The worst times were after dark.  Our bedrooms face a high rise apartment building.  They ran generators to keep the elevators working.  The lobby was lit, and this attracted people.  Chinese people in groups have only one volume for normal conversation, a kind of low volume shouting.  It doesn't matter what time it is, or where they are.  1 am is not too late for some group confab when you are recovering from a natural disaster. Someone eventually figured out that if they turned the generators off, that the crowd would disperse, and they did.   However, since it also gets extra muggy at night here, sleep was less than satisfying.
The third evening after the storm, the power came on.  Oh, joy!  I plugged in all electronics, turned on the air conditioning, and saw that the internet was working. I got a couple of emails off and read about the storm.  There were tornadoes, and utility crews from all over the province were working to get power and water restored.  Then the power went off.
It came on again the next morning.  And then went off.  It came on again in the afternoon.  And went off.  It came on in the evening, and we turned the AC on in our bedrooms set at really cold temperatures so that when it went off again we could keep the windows closed so we didn't have to listen to the convershouting next door.  It did go off, but we could at least sleep with windows closed.
The power finally came on for good the next day, so we were able to have a comfy temperature inside, but still no water.  Our friends in various locations in the city were having mixed luck as well.  You could take a bucket to a nearby building, which did have water, if you needed to.  During one morning deluge, I managed to fill a large bucket with water from a downspout from the roof.  It's always nice to have an extra flush or two.  The loo was getting a pretty nice pissy smell, although with the power restored we could at least keep the exhaust fan on.
On Wednesday a friend called to joyfully declare that he had water.  We should be getting ours soon.  I saw that the building next door did too, as indicated by the large amounts of laundry hanging from the windows.
Thursday came around and still no water.  We were greasy, sticky and stinky. Our friend offered us his shower, so in the midday heat, we strolled over to his place, climbed stairs to the eighth floor and went in only to find that the power and water were off.  
However, there was water on in the apartment that we use as a classroom, so we managed a shower a shave in the crappy shower there.  That was good, since I had a class that evening, and I did not want to subject the tykes to my disgusting, barbaric self.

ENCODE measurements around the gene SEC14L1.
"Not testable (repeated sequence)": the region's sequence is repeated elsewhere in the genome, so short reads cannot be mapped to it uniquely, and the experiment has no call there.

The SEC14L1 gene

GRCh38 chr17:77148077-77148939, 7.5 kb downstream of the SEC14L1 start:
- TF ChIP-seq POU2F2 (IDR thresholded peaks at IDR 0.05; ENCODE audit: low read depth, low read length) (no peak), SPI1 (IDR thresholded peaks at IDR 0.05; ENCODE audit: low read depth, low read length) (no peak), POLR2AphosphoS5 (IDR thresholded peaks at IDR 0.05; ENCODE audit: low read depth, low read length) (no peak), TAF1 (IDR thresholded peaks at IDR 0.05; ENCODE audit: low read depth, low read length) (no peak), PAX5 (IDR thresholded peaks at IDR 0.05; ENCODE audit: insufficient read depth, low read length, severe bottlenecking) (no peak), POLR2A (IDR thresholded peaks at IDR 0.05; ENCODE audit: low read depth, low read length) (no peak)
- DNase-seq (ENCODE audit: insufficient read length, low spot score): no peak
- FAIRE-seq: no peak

On Friday we finally got water.  For some reason there are two sources of water in our place.  The laundry room had no water.  We do have a top loading machine, so we hauled water back there to do some laundry, and both took showers.  I began to get ready for the epic cleaning job ahead of me.  Then we lost water.  It came back on a few hours later, and I filled some big jugs again, just in case.  We did the epic cleaning and finished just in time for the water to go off again.
The water eventually came back on for good, as well as the laundry room water the next day.  After wallowing in our own filth for a week, life is more or less back to normal.
This storm took everyone by surprise with its severity.  It was the worst typhoon to hit the area since 1996.  The damage to crops, and infrastructure is massive.  There were some injuries and deaths, mostly to people who should have been inside.  But people here are resilient. Most of the trees around here have been trimmed and propped back up.  They always make a pretty good comeback.  Trash and debris have been removed.  Businesses are open and windows are being replaced.  It's a good time to be in the window business.
Bottled drinking water was available immediately, and to the small local store owners' credit, there was no price gouging that I observed.
By next typhoon season I want to add a few things to my survival kit including an LED lantern and another jigsaw puzzle.  Maybe a couple of more big buckets.
I had enough vodka, though!
A few parting shots from the news:

 Fishing boats

 The new sports stadium across the bay.